© Isaiah J. Downing | 2019 Sep 15
© Isaiah J. Downing | 2019 Sep 15

Bears DL Bilal Nichols said this summer that his ascension in the span of 12 months from rookie fifth-round pick out of FCS Delaware to key contributor on the NFL's best 'D' in 2018 to a Week 1 starter to begin his second season didn't surprise him.

Among his Year 2 goals, Nichols told us in August, was making the Pro Bowl, which now would require a herculean effort considering he returned to practice for the first time Monday following a four-game absence with the broken hand he sustained in Week 1.

But when Nichols' teammate, Rashaad Coward, was thrown into the NFL fire for the first time in the Week 4 win vs. the Minnesota Vikings because of injuries to starting RG Kyle Long and top reserve Ted Larsen, he admitted his performance definitely surprised him.

"Going into the game, I was like F it. It is what it is. It’s either you do it or you don’t," Coward said.

"I was surprised, you could say. Just playing at a high level. Being consistent and just keep building off of that.

Keep in mind, Coward was playing along the defensive line as recently as 2016 at Old Dominion and had played zero regular-season snaps — at any position — in his first two-plus years on an NFL roster. He's also spent the majority of his practice time at tackle, not guard.

"I hadn’t played guard all week," Coward said of his pleasantly surprising pinch-hitting performance. "I was thrown in there, like, just do what you’ve got to do. Coaches were like, hey, this is what you’re supposed to do. At the end of the day, just keep it going."

The coaches apparently liked what they saw, as Coward, not Larsen, he told reporters, took the first-team reps at right guard Monday, the same day the Bears placed Long on season-ending injured reserve.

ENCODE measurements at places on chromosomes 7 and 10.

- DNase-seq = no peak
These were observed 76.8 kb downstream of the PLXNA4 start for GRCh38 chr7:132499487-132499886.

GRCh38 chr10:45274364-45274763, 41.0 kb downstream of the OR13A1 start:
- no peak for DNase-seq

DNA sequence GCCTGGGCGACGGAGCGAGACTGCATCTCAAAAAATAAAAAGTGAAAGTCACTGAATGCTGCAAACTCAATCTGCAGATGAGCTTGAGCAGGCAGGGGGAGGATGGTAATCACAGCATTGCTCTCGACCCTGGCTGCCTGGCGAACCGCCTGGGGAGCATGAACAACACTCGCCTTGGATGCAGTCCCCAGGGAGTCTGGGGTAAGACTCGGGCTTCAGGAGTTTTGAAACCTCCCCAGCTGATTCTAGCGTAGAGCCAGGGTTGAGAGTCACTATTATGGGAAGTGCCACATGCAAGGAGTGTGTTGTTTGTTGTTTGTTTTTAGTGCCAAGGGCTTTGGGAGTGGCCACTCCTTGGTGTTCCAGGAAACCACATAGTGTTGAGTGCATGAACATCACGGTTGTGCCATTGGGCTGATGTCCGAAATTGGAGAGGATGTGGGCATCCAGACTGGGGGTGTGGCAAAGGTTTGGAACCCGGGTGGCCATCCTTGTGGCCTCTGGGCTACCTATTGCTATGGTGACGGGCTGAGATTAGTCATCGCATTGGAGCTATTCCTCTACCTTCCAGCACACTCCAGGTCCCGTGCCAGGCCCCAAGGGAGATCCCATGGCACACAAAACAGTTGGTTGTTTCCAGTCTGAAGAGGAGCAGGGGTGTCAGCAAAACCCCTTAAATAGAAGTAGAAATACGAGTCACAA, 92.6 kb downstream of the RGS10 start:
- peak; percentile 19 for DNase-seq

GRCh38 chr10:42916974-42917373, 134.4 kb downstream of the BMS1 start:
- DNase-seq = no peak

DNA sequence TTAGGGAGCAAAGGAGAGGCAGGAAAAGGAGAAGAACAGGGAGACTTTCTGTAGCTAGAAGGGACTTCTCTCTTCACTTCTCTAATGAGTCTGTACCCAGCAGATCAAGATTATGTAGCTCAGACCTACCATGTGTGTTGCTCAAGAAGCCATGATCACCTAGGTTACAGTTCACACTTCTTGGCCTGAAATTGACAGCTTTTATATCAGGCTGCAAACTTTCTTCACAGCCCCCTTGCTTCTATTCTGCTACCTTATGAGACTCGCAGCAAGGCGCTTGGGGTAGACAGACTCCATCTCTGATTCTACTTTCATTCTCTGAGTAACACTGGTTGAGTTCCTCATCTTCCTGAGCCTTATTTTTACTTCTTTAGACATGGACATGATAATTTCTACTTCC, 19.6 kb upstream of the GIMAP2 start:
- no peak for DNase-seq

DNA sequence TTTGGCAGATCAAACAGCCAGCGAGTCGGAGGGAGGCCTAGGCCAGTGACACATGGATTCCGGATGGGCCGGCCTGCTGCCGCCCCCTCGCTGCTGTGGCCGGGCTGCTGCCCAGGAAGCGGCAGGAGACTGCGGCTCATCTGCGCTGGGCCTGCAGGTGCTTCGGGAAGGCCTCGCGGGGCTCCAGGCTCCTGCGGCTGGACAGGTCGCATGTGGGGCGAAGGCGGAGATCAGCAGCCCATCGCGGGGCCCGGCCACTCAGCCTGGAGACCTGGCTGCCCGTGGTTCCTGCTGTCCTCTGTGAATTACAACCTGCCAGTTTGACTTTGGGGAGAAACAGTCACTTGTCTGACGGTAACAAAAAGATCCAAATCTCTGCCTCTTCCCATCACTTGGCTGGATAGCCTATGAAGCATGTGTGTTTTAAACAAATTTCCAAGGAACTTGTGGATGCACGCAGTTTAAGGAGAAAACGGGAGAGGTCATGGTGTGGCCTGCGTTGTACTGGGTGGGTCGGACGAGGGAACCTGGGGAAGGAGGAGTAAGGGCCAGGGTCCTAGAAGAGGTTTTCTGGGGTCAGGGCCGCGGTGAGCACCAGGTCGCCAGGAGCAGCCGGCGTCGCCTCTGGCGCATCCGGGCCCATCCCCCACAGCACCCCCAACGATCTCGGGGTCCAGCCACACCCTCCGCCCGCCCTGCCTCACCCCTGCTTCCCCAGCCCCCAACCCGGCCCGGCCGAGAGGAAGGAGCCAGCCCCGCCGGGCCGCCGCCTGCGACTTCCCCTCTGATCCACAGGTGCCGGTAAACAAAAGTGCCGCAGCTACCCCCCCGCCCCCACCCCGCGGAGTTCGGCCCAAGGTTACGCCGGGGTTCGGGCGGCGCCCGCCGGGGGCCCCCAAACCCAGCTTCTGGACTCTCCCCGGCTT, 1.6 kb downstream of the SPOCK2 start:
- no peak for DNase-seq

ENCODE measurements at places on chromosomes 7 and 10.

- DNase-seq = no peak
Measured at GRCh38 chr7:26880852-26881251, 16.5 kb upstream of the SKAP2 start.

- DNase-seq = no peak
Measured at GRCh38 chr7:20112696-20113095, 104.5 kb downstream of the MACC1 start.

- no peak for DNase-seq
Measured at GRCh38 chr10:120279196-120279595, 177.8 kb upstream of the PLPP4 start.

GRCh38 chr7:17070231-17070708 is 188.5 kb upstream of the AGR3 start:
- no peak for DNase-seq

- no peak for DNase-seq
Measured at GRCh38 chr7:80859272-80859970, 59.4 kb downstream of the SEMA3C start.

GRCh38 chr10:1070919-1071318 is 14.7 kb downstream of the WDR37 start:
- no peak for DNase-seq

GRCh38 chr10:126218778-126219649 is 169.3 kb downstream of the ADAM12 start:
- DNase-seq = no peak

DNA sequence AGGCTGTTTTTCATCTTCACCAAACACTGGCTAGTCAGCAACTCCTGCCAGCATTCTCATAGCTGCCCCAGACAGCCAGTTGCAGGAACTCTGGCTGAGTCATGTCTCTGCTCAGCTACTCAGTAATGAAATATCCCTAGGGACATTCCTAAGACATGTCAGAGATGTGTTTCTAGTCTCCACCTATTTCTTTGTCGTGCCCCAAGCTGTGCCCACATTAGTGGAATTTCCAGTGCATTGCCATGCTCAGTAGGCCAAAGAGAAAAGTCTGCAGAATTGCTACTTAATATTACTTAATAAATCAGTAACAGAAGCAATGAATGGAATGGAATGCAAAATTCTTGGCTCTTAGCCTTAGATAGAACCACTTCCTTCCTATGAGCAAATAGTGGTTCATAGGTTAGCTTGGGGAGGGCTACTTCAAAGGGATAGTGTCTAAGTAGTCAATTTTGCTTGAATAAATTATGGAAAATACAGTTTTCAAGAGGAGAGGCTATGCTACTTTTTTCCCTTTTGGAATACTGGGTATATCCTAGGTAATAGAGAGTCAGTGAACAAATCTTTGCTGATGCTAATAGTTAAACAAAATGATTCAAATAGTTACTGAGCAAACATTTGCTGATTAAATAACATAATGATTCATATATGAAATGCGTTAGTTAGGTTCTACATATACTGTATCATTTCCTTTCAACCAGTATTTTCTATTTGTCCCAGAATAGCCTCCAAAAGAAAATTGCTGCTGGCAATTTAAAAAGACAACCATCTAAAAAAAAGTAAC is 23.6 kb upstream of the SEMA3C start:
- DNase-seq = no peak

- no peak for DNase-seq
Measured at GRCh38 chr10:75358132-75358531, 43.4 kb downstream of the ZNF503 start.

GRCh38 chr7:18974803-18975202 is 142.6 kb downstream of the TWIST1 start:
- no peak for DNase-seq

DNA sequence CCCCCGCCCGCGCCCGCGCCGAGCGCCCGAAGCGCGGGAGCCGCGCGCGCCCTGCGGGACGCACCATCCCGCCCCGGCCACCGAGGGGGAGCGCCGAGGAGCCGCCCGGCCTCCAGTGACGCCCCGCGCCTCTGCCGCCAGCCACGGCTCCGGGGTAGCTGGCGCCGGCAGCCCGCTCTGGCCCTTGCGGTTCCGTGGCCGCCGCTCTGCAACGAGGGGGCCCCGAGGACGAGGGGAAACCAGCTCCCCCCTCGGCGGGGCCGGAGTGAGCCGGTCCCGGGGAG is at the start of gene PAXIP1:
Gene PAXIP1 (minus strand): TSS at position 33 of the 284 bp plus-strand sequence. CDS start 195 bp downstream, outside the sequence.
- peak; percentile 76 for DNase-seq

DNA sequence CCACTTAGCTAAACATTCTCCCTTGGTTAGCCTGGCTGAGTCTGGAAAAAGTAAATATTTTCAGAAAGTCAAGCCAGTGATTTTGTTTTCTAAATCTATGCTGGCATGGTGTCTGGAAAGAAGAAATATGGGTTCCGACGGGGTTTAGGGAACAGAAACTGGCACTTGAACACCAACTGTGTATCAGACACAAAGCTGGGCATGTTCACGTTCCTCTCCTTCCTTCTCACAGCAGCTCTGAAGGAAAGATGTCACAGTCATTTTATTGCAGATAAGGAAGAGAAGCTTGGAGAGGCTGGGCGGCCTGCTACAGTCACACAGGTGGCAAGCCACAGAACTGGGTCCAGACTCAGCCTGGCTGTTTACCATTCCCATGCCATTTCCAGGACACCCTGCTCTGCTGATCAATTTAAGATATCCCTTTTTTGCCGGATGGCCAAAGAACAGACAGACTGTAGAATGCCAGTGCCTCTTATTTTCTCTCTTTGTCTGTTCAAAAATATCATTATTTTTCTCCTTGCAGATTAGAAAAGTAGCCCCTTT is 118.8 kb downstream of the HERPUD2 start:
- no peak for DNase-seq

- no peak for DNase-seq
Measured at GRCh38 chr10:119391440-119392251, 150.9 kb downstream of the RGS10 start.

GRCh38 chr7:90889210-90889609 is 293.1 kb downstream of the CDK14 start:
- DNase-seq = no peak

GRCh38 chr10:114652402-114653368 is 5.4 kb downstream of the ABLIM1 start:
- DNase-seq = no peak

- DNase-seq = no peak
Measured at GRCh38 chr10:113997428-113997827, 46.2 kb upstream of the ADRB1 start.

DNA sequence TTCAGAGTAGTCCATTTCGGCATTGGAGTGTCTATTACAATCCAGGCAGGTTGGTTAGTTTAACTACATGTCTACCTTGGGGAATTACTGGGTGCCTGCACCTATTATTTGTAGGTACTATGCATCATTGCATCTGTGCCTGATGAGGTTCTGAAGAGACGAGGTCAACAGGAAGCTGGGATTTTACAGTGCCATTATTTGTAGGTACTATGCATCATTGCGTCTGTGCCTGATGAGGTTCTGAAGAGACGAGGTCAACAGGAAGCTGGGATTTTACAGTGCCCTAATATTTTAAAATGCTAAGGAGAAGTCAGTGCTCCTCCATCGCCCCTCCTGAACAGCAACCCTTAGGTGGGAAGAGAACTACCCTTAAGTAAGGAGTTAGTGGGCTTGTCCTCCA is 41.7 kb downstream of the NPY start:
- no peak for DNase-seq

Coward broke that minor bit of news only a little while after Matt Nagy said he's still deciding how to replace Long.

It's also worth noting Larsen was practicing for the first time in several weeks and the Bears could very well still be undecided on who fills Long's void. Nagy briefly ran down his options Monday, citing the 32-year-old Larsen's starting experience — 87 starts in 129 appearances over 10 seasons — and the physicality on display in the 24-year-old Coward's debut.

"He had an edge to him that was pretty neat to see. Again, short notice, we talk about guys sweeping the sheds — he was a backup to the backup that game," Nagy said. "Ted ended up starting, he came in and he had a nice little physical edge that I liked in the run game and the pass game. And he’s learning. But he works hard and gives us everything that he has."

The superior technician at this juncture is almost certainly Larsen, but it'd be tough to bring a greater physical and athletic edge than that of the 6-foot-5, 326-pound Coward to the mix. And after Nagy lamented in London the loss of too many one-on-one battles and regularly praised the Raiders' toughness, it shouldn't be a surprise if the Bears opt for the younger, lesser experienced option in Coward to try and deliver a jolt to the team's most disappointing unit.

Nagy was careful to make one point clear regardless of which direction the Bears go

"It's really easy to just go ahead and say, is it because of one person?" Nagy said of the offense's immense struggles running the football and moving the chains. "I can clear it up right now and tell you it's not because of one person. I don't know where that goes with whoever that next person is, but we know there's a lot more to our run game than one person, for instance Kyle Long, there's a lot more to it than him."

Similarly, although a healthy Hicks is the best player on a D-line now with a massive void to fill for at least the next few weeks, Nichols — who's learning to play for the first time with his hand casted — can only do so much.

"[Hicks] pretty much molded me into the young player I am. It just hurt to see him go through that. Best thing I can do is just continue to grow and do whatever I can to make things easier on everybody else."

Suffice to say, Nichols and Coward share a similarly tough mindset.

"I just want to play with a dog mentality. It’s the NFL. Guys come out here and try to kill you every week. So you can’t go out there playing soft. You’re going to get pushed around. And I don’t like that," Coward said.